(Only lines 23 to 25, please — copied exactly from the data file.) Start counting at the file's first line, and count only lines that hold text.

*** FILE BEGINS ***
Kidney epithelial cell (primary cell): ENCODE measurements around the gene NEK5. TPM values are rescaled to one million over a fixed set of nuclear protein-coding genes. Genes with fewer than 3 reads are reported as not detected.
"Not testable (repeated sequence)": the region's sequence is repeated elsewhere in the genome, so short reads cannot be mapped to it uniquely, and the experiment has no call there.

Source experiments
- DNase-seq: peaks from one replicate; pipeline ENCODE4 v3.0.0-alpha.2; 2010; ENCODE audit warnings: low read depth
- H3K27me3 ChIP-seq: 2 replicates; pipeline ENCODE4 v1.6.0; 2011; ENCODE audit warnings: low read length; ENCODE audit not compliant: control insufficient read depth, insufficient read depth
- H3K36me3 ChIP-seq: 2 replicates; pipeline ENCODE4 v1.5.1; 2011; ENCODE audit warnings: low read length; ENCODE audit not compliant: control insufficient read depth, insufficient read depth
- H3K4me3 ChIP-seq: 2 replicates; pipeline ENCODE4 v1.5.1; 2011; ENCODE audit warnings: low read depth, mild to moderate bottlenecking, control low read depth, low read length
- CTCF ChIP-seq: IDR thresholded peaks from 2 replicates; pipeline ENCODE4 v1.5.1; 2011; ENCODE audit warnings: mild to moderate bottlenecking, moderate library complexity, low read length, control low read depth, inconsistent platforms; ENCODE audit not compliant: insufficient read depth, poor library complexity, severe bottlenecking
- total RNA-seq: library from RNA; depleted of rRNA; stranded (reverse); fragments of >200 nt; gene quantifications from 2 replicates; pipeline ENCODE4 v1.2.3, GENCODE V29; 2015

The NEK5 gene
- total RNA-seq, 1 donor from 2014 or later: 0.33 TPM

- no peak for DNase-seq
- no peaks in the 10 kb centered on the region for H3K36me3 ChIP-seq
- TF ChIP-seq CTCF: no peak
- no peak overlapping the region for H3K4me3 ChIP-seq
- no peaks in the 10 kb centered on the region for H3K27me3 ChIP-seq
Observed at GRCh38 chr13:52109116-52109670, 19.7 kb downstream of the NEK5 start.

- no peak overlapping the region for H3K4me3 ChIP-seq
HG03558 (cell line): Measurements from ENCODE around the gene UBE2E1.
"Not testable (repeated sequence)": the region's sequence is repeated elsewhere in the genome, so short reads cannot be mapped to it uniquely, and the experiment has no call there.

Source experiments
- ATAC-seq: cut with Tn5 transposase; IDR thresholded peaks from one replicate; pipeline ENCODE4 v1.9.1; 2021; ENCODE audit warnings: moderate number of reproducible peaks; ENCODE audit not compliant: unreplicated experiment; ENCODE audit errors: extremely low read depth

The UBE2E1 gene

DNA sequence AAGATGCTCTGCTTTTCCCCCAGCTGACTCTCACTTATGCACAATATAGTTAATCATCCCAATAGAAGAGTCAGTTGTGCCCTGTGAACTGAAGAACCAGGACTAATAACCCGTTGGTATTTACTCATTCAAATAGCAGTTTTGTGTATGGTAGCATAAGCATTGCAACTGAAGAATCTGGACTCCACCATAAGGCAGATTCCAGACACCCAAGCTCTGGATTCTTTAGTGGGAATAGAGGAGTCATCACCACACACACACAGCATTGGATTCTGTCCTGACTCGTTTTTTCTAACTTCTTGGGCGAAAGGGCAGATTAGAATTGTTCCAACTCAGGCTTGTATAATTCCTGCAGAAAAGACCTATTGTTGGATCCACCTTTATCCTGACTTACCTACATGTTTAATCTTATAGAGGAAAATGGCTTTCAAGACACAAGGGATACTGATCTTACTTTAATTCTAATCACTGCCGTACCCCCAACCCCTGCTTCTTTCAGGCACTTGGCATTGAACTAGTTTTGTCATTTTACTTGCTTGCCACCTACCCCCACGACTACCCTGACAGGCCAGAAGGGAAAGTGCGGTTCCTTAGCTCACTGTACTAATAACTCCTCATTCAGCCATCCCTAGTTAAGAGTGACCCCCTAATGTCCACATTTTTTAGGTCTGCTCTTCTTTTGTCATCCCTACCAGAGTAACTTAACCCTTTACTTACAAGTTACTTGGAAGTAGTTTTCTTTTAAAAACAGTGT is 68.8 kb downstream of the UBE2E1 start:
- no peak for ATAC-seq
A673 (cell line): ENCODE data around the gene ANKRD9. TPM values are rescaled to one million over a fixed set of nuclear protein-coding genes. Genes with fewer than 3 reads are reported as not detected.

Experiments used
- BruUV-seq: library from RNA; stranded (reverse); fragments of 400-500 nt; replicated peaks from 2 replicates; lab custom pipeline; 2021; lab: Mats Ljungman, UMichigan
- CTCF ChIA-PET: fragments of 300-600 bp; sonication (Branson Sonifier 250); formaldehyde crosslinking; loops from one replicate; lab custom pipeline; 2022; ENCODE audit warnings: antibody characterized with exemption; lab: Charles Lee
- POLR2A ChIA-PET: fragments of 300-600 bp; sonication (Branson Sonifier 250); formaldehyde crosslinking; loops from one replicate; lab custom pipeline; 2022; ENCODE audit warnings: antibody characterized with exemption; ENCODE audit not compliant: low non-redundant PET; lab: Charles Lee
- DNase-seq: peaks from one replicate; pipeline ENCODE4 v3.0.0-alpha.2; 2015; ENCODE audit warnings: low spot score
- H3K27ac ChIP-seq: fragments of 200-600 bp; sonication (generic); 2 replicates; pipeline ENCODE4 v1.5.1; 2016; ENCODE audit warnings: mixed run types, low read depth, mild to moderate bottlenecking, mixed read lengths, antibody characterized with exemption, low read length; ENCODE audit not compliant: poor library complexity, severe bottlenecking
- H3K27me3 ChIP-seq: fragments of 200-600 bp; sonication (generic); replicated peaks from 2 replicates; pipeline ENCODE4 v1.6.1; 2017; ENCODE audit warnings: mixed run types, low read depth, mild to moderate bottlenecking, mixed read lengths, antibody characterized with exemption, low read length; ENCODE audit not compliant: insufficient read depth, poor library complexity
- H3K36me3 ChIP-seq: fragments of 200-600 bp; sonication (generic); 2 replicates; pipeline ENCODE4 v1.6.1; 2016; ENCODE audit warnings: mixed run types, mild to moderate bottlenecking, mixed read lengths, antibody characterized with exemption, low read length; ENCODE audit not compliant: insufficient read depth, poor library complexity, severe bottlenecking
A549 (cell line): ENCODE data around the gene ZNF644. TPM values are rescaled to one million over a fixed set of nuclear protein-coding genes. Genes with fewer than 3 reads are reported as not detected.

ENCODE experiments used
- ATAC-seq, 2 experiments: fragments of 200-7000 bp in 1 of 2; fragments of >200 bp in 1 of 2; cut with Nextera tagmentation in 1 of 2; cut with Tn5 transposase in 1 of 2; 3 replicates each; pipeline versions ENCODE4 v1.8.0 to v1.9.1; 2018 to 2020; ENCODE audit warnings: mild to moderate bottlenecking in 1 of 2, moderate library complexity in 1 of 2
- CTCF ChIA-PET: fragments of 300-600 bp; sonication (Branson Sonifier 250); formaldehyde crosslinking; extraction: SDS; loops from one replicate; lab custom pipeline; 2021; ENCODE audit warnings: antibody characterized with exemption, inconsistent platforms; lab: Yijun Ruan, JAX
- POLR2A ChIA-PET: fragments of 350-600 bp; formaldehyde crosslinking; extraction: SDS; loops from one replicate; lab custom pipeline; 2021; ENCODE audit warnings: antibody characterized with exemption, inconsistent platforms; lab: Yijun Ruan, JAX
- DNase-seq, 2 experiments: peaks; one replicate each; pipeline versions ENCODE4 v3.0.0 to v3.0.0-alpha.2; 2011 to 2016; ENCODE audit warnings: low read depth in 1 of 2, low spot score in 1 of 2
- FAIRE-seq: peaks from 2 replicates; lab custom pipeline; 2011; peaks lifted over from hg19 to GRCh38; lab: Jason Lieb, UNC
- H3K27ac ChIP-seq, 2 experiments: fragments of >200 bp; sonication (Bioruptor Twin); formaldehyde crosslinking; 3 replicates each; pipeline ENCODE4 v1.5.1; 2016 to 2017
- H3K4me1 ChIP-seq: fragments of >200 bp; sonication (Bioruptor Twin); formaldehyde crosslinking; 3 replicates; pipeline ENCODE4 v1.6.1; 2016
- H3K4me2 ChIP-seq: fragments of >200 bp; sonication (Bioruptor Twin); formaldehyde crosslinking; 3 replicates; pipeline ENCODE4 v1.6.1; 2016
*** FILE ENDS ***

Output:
The UBE2E1 gene

DNA sequence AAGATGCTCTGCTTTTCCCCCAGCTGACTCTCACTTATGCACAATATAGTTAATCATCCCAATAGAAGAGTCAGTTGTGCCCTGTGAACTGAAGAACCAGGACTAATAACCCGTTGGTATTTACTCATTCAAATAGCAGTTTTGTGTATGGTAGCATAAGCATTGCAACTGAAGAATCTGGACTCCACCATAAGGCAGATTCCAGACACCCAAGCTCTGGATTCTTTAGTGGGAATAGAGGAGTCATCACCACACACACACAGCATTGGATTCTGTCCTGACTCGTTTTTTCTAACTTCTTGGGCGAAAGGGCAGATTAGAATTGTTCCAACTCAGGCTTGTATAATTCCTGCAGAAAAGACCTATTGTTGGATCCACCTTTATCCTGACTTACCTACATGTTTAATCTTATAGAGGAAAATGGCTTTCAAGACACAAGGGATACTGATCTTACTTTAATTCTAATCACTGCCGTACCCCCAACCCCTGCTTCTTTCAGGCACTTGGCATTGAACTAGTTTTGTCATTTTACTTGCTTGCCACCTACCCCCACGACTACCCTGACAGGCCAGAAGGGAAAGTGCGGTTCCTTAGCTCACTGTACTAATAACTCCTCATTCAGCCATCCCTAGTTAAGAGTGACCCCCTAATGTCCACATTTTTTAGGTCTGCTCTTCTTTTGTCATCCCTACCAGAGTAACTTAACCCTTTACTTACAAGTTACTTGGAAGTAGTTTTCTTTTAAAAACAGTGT is 68.8 kb downstream of the UBE2E1 start:
- no peak for ATAC-seq